Smoke bombs briefly cripple Montreal subway system

Police said several smoke bombs were set off at multiple points in Montreal's subway system during morning rush hour Thursday, briefly cutting off service and creating a nightmarish morning commute.

Quebec Premier Jean Charest condemned the attack, saying he hopes the guilty parties are found.

"It's inexplicable," Charest said. "There's no reason to commit acts of intimidation and violence. There's no excuse for this."

Bombs were tossed onto the tracks at three stations along the transit network that connects numerous neighborhoods in Canada's second largest city, sending clouds of smoke billowing through stations at key transfer points, said police. Most service was restored just after 10 a.m. (1500 GMT).

Montreal police spokeswoman Marie-Elaine Ladouceur said officers are hunting for several suspects including one man and three women whose photos they received from witnesses.

Thursday's subway shutdown caused long lineups at bus stops and increased traffic during a rainy morning. Some commuters resorted to hitchhiking along the city's busy boulevards, while others hopped on bicycles for a wet ride to the office.

"I've had to cancel a few things and push things later on in my day, so it kind of makes things frustrating," said Marlene Bambonye, as she took cover from the drizzle outside a cramped station, where people huddled inside.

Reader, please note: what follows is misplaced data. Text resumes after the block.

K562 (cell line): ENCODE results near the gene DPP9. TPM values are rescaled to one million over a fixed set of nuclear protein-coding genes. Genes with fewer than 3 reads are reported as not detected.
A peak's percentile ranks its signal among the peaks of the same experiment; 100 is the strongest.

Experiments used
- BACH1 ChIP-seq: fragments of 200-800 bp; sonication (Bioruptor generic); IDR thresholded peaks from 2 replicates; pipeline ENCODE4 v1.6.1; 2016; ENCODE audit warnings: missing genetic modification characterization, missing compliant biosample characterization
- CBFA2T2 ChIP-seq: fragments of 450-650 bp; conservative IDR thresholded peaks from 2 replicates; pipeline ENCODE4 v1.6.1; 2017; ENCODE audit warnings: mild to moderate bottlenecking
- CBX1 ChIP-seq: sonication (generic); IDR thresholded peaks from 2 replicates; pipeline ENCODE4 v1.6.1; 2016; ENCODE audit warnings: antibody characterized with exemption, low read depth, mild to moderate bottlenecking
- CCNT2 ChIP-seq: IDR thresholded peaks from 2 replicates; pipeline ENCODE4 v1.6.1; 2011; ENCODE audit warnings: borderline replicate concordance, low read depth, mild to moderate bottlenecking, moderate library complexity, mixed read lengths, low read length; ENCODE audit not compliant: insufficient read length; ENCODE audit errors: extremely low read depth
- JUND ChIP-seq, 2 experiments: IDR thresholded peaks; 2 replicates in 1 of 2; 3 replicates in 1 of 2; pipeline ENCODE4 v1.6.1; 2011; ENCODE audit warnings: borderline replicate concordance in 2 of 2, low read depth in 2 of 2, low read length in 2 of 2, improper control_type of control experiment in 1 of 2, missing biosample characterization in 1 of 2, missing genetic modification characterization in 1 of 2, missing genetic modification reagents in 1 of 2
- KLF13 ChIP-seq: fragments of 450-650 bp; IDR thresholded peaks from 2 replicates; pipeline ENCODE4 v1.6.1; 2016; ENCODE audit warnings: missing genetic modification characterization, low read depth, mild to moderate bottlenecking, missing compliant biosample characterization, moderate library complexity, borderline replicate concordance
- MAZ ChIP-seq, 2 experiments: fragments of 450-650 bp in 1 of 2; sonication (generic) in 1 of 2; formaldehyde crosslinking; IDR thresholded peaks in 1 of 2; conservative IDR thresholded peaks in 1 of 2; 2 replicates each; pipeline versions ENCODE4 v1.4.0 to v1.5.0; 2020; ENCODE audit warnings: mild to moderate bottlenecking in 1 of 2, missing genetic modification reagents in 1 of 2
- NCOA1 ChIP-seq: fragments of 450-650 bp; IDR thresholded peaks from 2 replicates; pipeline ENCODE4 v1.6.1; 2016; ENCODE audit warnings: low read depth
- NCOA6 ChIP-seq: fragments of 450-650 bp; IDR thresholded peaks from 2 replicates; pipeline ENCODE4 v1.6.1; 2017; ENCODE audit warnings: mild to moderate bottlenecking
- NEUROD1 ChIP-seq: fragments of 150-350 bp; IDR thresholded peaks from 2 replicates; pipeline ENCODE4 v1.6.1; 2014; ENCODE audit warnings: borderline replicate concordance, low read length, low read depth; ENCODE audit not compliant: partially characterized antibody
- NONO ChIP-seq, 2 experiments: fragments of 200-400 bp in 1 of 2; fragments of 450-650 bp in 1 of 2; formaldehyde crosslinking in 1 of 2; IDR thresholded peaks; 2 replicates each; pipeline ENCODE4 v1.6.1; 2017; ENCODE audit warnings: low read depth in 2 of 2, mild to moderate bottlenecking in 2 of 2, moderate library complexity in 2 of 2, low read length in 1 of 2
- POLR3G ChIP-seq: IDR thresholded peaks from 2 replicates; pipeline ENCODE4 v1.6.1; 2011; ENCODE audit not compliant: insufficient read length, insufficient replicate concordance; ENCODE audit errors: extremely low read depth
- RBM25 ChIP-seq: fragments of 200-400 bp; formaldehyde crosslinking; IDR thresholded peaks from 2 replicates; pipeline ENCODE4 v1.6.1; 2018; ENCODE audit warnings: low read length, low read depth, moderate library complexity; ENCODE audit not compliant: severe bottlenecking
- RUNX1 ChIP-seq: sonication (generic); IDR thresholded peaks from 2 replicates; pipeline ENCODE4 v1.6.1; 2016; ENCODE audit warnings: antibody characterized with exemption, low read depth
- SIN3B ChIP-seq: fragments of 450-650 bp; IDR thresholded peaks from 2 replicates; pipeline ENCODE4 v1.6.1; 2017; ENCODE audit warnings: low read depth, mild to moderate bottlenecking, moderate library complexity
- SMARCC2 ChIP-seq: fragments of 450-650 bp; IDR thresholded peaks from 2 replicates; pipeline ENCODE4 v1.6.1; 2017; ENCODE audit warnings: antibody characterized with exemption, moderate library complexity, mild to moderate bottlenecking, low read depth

Subway service has been interrupted in recent weeks as the city deals with student protests over planned tuition increases.

On April 16, someone pulled emergency brakes at five different subway stations in Montreal, shutting down the system temporarily. At about the same time, bags of bricks were thrown on the tracks of three lines.

Police have repeatedly said in recent weeks that some radical groups have been taking advantage of students' anti-tuition battle to create their own damage.

Last month, 85 people were arrested during riotous protests by thousands in Montreal over planned the tuition hikes of 325 Canadian dollars ($324) a year. During those protests, windows of local businesses, banks and cars — as well as a police station — were smashed after talks broke off between the provincial government and student groups.